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The Poetic Edda Paperback – January 1, 1986


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Frequently Bought Together

The Poetic Edda + The Prose Edda: Norse Mythology (Penguin Classics) + The Norse Myths (The Pantheon Fairy Tale and Folklore Library)
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Editorial Reviews

Review

"The translation may indeed be regarded as the crowning achievement of a great scholar" Scandinavian-American Bulletin

About the Author

Lee M. Hollander was Professor of Germanic Languages at the University of Texas at Austin and an authority in Nordic language and literature.
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Product Details

  • Paperback: 375 pages
  • Publisher: University of Texas Press; 2 Revised edition (January 1, 1986)
  • Language: English
  • ISBN-10: 0292764995
  • ISBN-13: 978-0292764996
  • Product Dimensions: 9 x 5.9 x 1.1 inches
  • Shipping Weight: 1.2 pounds (View shipping rates and policies)
  • Average Customer Review: 4.5 out of 5 stars  See all reviews (42 customer reviews)
  • Amazon Best Sellers Rank: #41,289 in Books (See Top 100 in Books)

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Most Helpful Customer Reviews

74 of 75 people found the following review helpful By samael775 on January 2, 2006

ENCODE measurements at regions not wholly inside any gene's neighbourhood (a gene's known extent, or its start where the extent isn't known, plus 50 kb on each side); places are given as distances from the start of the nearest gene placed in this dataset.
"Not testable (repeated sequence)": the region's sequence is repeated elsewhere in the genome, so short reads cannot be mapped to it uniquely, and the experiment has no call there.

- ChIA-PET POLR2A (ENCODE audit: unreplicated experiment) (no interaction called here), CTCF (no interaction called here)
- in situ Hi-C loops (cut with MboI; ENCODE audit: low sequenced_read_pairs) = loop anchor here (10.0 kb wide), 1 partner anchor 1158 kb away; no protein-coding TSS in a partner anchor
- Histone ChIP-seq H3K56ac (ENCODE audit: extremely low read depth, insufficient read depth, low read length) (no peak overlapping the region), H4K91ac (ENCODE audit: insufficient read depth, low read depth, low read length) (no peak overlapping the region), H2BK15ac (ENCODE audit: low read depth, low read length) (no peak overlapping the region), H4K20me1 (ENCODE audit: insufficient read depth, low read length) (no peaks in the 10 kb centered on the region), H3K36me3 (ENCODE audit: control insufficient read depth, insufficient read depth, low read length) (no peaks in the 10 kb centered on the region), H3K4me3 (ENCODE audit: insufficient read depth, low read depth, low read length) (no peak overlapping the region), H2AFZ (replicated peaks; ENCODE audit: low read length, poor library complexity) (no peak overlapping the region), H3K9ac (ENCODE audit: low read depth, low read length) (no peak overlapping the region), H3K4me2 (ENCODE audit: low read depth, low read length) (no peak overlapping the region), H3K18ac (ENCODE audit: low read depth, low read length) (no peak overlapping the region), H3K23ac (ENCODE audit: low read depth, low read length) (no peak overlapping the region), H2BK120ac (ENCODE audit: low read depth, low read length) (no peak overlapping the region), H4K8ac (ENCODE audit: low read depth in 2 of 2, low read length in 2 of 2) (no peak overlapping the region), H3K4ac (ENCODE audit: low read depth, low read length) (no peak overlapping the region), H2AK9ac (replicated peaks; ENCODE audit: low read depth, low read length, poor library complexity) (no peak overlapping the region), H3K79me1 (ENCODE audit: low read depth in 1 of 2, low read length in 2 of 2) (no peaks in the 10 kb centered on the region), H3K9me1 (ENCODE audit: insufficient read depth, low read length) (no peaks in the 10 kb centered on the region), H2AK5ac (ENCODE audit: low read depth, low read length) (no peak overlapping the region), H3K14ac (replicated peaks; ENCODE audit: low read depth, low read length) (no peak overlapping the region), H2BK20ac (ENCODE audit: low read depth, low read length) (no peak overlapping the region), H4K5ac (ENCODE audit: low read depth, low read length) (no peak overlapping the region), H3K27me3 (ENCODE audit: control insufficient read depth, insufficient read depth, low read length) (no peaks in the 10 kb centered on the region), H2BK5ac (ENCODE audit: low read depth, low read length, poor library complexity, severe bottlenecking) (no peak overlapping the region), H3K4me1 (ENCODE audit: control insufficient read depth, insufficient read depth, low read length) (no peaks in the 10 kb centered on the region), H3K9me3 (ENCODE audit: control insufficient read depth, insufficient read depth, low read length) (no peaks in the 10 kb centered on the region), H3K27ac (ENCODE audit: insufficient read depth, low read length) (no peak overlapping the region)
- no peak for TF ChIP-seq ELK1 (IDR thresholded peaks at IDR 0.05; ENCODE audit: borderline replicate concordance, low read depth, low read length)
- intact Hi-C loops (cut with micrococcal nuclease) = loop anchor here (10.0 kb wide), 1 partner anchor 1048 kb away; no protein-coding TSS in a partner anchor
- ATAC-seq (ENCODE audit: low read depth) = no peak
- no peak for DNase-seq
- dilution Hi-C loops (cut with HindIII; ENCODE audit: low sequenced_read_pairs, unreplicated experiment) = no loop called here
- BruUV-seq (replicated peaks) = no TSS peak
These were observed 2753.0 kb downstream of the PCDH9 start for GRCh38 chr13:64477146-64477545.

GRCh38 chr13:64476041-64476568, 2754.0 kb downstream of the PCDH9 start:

Format: Paperback
first of all, here is my review of the poetic edda itself, which i give five stars:

the poetic edda is one of the greatest collections of poetry of all times. it contains the beautifully vivid "volupso", the norse apocalypse poem, the comedic ballads, the "wrangling of Loki" and "Lay of Thrmy", the proverbial wisdom of the "sayings of har" and the mournful lays of the larger-than-heroes, the volsungs and niflungs. the edda is better written than Beowulf, the more popular northern epic, and the rhythmic verse gives it more aesthetic appeal than most epic poems. the meter, based on alliteration and caesura, whether rhythmic fornyrdislag or lilting ljodahattr, is much more pleasing to the ear than classical blank verse, which has sticter syllable stress patterns. unfortunately, the edda is not in very good condition. their are gaps in the manuscripts, and there are numerous places where it appears a scribe covered up a gap with extraneous material. the poems vary greatly in quality, and you need a good understanting of norse myths to understand what is going on (i recommend Norse Stories: Retold from the Eddas by Hamilton Mabie). none the less, the edda is a wonderful read for fans of poetry, epics, or norse mythology.

unfortunatley, of the numerous translations of the poestic edda, only four are in print, those of Bellows, Dronke, Hollander, and Larington. Bellows is an excellent translation, at least aesthetically, and it does a very good job of preserving the rhythm, if not the precise metrics of the original. It is very readable and fairly accurate. Unfortunately, only half of it is in print, but I would recommend it highly. You can find the full text at [...] but reading off the computer just isn't the same.
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50 of 51 people found the following review helpful By J. W. Kennedy VINE VOICE on March 16, 2005
Format: Paperback